When Morellet took over the space, he hardly touched it. The Formica counter is the same one where longshoremen took their meals in the forties; the chrome-plated walls are original, as is the fluorescent lighting, which Morellet tinted pink to give the place an ebullient, buttery glow. Other than that? He added a red vinyl banquette along the rear wall, covered the walls in maps, and created a menu that includes a classic BLT and a wicked boudin noir: part American diner, part French bistro. The restaurant’s spirit, though, was never conventional, and is perhaps best understood by studying the message boards above the counter. Instead of the nightly specials, Florent displays everything from demented holiday haikus (“War bells ring are you listening/Iraqi oil must be glistening”) to New Year’s predictions (from 1999: “Linda Tripp poses for Playboy; the Internet is a hoax; WWIII; Martha Stewart is a man; You git all the respect you deserve; WWIV”). A string of numbers run along the bottom: 554, 704, 658, 684 … a riddle? A distant cousin of Sudoku? No, this is a chronicle of Morellet’s fluctuating T-cell count, which he has kept updated since 1987, the year he tested positive for HIV. It was this kind of subversive act—nothing quite like destigmatizing the AIDS virus while serving moules-frites—that made the restaurant a safe haven in the early days of the AIDS crisis, a home where a makeshift family could congregate without fear of ostracism. Morellet inverted what is now the universal code of downtown establishments: Florent strained to be inclusive instead of exclusive—always open, literally and figuratively, to all who enter.
“Basically, if you took the show Cheers and made it a million times more fabulous, a million times more unique, and a million times more offbeat, then you’d have Florent,” says Christine Quinn, the speaker of the New York City Council who, two years ago, served with Morellet as co-marshals of the gay-pride parade. “In Cheers everybody knew your name, right? Well, in Florent, everyone knows your name and your drag name.”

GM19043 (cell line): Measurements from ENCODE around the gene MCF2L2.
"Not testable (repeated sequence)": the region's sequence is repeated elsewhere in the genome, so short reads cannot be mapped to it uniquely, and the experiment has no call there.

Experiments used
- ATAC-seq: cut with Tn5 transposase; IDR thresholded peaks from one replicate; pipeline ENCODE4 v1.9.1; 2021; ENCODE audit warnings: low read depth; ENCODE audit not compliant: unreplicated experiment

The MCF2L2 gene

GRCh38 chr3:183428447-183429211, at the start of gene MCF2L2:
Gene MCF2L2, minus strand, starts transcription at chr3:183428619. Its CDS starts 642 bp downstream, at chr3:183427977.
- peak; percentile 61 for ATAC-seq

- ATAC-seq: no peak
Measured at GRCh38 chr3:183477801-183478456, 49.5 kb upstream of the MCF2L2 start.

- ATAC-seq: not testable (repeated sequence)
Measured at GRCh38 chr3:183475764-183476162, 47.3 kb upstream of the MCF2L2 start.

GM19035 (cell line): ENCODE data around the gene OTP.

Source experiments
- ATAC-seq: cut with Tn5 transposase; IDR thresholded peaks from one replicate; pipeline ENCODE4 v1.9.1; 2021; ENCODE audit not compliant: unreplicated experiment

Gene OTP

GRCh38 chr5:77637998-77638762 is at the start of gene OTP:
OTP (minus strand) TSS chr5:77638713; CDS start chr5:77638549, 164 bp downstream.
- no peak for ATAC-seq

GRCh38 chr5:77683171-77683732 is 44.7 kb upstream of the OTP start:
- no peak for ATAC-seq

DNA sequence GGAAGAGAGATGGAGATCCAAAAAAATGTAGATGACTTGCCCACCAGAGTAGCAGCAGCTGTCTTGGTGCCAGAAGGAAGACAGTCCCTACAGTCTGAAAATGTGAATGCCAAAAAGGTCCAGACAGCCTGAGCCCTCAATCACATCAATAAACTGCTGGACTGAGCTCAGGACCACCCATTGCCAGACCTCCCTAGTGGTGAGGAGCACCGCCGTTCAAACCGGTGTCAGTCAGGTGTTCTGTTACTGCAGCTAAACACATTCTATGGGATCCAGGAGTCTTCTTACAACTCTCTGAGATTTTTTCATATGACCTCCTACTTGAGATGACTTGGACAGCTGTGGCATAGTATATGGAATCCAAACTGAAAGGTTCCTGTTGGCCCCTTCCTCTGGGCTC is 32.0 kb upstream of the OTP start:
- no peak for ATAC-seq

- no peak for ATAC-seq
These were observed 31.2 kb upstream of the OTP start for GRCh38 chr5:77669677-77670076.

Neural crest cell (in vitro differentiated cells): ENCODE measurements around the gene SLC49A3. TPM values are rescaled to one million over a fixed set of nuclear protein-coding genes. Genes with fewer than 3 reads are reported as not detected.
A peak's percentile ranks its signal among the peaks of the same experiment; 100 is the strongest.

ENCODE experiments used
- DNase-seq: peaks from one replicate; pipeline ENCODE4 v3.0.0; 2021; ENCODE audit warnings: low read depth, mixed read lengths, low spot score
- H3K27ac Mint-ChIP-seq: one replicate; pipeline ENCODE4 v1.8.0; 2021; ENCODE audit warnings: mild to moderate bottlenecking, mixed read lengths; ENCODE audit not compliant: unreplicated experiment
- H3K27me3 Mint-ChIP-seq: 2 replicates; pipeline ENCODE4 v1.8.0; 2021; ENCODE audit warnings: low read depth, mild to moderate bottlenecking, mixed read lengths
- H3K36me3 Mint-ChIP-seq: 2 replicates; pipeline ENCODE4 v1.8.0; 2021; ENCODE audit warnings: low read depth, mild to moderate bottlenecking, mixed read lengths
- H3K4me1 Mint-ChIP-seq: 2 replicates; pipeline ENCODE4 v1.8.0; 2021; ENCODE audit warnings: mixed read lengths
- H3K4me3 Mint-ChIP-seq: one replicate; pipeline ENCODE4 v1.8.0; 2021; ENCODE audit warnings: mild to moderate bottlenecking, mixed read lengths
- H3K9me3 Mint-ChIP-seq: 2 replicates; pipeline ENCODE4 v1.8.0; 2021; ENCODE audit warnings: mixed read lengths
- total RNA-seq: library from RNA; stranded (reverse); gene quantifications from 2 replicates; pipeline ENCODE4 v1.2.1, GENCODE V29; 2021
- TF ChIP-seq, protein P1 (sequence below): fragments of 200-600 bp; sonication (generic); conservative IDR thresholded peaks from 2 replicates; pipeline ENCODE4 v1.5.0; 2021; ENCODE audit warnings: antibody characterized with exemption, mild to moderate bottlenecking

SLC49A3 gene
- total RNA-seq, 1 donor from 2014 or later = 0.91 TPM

From the beginning, the restaurant has been a supporter, financially and spiritually, of a number of fringe artists. Lucy Sexton, now an established performance artist and theater director, used to be the night manager back when Matthew Barney, whose studio used to be around the corner, was a lunchtime regular. Richard Move, a performer and choreographer recently commissioned by the Martha Graham Dance Company, was a waiter for many years, and if you go for dinner tonight, you might be served by Vestal McIntyre, author of the short-story collection You Are Not the One. “The number of artists who managed to survive in New York up through the nineties by working at Florent is a long, very illustrious list of people,” says Stephen Daldry, director of The Hours, who has for years used Florent as an unofficial office to meet with “literally every actor I’ve worked with.” David Byrne, too, used to meet at Florent to discuss Talking Heads album covers with Tibor Kalman, the legendary designer whose firm M&Co used to design Florent’s menus and cheekily provocative ad campaigns in exchange for free meals. Byrne also remembers going on one of Morellet’s many chartered bus trips to Washington, D.C., to protest wars or advocate for gay rights. “I was on one of them years ago, to protest the first Gulf War,” he says. “Cyndi Lauper got on the microphone and acted as a tour guide, pointing out all the beautiful sights along the New Jersey Turnpike.”